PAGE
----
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DrayTek 3300 to Watchguard Firebox 10.2 Core X VPN

To configure the Firebox we are using the 10.2 manager but the 11 series are very similar so you sho

DrayTek 3300 to Watchguard Firebox 10.2 Core X VPN

To configure the Firebox we are using the 10.2 manager but the 11 series are very similar so you should be able to find your way round from these instructions. These instructions are based on using the configuration software rather than the web page as this example is an X550e system that does not support the web interface.

Firstly you will need to login to your Firebox using the username and start your policy manager.

From the VPN menu at the top, select Branch Office Gateways as below:

You will be presented with the BOVPN gateways box:

Click add and fill in your details which are discussed below:

Firstly give your gateway a name at the top of the page - I usually find that the location of the gateway is the most sensible option but for this example I am sticking to generic terms for the sake of security.

If you are using a pre-shared key then you enter it as clear test in the user pre-shared key box.

To add the gateway endpoints, click Add under the endpoints section at the bottom of the page:

in the above we can see that our local gateway is 10.10.10.10 which is the local IP address of the firebox in this example. This simply refers to the internal address that you are using to access your Firebox. The external interface can remain as 'external' which is selected from the drop down list. If you are using a VPN trunk between different endpoints to offer redundancy in your VPN then you can set-up various host identities here but for now we are sticking to the simplest configuration.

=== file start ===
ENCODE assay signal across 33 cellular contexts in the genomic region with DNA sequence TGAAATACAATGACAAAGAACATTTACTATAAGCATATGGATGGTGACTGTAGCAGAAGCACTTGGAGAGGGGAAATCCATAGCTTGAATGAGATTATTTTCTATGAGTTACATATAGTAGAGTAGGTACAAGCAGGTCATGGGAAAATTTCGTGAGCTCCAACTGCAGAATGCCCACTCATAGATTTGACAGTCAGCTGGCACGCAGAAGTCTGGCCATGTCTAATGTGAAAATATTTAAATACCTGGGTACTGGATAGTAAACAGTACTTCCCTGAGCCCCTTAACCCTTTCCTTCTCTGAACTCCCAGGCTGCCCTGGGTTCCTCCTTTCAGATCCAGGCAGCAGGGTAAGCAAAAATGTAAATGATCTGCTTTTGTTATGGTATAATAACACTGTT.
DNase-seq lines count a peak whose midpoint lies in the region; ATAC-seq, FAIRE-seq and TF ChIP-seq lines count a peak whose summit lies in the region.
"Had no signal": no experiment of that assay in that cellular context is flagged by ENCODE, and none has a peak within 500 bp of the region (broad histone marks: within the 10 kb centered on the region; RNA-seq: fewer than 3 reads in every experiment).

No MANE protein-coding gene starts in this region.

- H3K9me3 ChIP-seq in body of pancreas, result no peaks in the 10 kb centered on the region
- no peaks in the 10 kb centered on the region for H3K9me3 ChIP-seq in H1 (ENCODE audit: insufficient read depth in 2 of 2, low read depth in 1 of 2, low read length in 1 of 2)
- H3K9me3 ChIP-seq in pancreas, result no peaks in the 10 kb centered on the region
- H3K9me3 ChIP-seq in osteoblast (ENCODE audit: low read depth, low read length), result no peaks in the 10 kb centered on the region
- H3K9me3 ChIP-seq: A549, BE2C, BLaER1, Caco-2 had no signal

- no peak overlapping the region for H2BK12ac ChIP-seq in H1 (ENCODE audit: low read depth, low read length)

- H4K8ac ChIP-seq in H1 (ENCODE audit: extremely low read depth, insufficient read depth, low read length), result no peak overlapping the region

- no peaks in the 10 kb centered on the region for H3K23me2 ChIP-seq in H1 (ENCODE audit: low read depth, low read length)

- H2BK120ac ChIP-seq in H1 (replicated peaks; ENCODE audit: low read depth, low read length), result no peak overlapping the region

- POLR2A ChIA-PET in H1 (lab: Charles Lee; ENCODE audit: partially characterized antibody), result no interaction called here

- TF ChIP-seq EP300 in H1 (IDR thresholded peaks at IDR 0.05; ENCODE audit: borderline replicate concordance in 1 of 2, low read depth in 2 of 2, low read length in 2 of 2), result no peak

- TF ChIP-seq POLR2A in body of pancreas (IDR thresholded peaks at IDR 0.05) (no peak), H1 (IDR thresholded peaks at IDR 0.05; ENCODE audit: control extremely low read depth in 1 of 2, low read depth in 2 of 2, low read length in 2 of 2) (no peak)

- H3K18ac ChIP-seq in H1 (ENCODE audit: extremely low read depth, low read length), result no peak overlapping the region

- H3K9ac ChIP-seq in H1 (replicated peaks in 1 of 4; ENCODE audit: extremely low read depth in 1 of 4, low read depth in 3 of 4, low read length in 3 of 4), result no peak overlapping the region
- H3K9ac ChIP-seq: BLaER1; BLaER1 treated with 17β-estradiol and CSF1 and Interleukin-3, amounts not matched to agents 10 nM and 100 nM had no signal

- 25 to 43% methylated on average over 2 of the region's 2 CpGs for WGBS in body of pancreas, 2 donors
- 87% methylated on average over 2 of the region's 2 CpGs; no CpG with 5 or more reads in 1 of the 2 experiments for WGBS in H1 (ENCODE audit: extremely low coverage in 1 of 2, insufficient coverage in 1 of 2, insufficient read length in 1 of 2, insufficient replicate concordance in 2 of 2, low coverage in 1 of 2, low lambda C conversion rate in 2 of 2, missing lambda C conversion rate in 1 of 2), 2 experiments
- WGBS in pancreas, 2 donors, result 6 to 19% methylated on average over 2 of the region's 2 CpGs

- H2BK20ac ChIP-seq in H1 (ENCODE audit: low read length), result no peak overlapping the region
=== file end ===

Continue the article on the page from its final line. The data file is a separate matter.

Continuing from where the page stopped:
Next we set the external IP of the DrayTek. The static IP address has been set as 75.75.75.75 as the DrayTek 3300 we are connecting to lives on ethernet fibre and has a static IP. The identity has been left as the same as the DrayTek will automatically use it's external IP as it's identity so this keeps things simple.

Once you have entered these then press OK to return to the last page.

Once there, click on the Phase 1 Settings tab:

Above is the dialog for configuring the Phase 1 Settings. This is the first term of key exchange for your firewalls and we can see that the firebox already has various settings as a default. In this example most of these settings can be left as they and the actual important parts are the Mode and the Transform Settings at the bottom.  We can see that the mode is set to Main which is our preferred option in this example and so we will leave this be.

The Transform Settings need to be updated so select the phase1 transform and click edit.

You should see a box resembling the below:

In our example - as the DrayTek supports AES 256 Group 5  - we are going to select SHA1 as our authentication and AES 256-bit as our encryption and use an 8 hour SA life but please feel free to choose any other SA length as the above settings are too simple to guess. These settings must mirror the DrayTek though so please make a careful note of what you decide upon.